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Spotlight Nonprofit: Moving the conversation of childhood cancer outside cancer community

LatinaLista — Cancer kills children more than cystic fibrosis, muscular dystrophy, asthma and AIDS combined. Cancer is the most common cause of death by disease for children and adolescents in the United States.

It’s a reality that the Cruse family of North Texas knows only too well. In 2009, eight-year-old Connor Cruse died of Neuroblastoma, after battling the common childhood cancer since he was four-years-old.

Like many parents of childhood cancer victims, Connor’s parents had no idea about the disease before Connor got it, its treatment or their son’s chances for beating it. They soon learned all the discouraging details of Neuroblastoma.

They also learned something else:

Most pediatric cancer treatments have NOT improved much in the past 20 years. How can progress be made with the dismal amount of attention and funding that pediatric cancer research receives?

After his death, Connor’s parents knew they had to do four things — raise awareness about childhood cancers, get more funding to improve childhood cancer treatments, support families whose children have cancer and find a cure for childhood cancer.

To accomplish all their objectives, the Cruses’ created TeamConnor: Childhood Cancer Foundation.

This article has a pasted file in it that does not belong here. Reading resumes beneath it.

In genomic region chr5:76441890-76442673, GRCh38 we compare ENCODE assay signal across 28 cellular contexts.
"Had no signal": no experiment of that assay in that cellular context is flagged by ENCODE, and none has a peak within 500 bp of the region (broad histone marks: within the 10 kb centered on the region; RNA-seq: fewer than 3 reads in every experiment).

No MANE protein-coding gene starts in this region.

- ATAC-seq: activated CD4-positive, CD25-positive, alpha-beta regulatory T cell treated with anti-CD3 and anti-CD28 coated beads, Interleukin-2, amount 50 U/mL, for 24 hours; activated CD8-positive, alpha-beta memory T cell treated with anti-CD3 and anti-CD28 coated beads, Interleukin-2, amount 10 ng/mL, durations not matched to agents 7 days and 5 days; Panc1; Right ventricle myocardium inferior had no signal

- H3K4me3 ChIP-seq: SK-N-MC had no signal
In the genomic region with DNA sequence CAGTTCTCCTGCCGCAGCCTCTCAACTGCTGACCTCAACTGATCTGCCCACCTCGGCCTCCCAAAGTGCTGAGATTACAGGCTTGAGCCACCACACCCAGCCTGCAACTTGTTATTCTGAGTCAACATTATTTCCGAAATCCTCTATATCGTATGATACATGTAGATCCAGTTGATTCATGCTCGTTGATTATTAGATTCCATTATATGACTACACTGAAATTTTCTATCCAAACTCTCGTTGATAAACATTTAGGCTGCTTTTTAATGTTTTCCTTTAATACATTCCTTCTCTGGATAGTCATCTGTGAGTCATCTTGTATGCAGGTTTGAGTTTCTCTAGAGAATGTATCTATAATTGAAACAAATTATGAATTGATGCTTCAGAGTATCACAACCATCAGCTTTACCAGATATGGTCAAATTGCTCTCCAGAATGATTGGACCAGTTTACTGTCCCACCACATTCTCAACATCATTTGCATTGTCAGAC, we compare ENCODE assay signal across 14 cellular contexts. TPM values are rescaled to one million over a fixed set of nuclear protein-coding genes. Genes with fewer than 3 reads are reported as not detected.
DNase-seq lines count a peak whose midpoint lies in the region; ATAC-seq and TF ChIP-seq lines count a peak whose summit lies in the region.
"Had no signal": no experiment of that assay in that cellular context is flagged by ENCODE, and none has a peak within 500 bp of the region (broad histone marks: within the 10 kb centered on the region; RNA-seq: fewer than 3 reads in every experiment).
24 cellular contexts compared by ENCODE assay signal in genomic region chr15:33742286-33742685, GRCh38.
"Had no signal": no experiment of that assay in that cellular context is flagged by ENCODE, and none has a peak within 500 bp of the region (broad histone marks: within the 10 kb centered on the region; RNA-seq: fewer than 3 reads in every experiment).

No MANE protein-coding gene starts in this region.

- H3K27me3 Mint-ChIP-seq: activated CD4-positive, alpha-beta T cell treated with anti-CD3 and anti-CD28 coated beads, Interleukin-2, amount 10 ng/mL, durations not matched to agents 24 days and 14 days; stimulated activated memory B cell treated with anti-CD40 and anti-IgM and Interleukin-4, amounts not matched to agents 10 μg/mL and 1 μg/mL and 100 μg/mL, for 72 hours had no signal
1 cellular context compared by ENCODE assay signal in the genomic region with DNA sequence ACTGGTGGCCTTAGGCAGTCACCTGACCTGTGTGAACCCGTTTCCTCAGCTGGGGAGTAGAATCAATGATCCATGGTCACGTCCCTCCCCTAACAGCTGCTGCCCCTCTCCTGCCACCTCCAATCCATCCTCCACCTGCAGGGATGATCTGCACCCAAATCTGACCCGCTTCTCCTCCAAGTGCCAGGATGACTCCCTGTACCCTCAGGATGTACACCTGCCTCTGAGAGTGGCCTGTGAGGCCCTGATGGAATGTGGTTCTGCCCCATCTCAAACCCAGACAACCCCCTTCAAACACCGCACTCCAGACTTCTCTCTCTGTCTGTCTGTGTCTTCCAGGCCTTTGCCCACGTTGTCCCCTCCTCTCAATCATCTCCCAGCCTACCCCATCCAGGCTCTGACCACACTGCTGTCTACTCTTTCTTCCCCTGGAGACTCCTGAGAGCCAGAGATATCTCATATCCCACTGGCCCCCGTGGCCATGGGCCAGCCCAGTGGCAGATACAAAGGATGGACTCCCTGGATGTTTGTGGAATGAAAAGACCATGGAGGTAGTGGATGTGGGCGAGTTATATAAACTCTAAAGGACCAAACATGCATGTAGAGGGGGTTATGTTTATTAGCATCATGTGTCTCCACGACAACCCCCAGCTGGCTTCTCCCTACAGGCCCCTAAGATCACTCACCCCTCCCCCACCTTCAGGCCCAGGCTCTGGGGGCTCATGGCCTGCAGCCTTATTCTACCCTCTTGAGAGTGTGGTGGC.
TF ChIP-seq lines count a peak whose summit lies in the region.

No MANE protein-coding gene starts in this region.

Recently introducing the organization’s new mascot, Connor the Caterpillar, the organization is aggressively striving to move the childhood cancer conversation outside of the cancer community.

Based in North Texas, the organization continuously creates events to raise funds. From golf tournaments and auctions to fun runs, TeamConnor is working tirelessly to raise the money needed to find a cure for a disease that takes the most vulnerable and innocent.

There are 15 cases of pediatric cancer diagnosed for every single case of pediatric AIDS and yet the U.S. spends $595,000 for research per victim of pediatric AIDS, yet only $20,000 per victim of pediatric cancer.

The largest children’s oncology group in North America, which supports the clinical and biological research at over 200 participating institutions and treats 90% of children with cancer, received less than half of its requested budget from the federal government this year.

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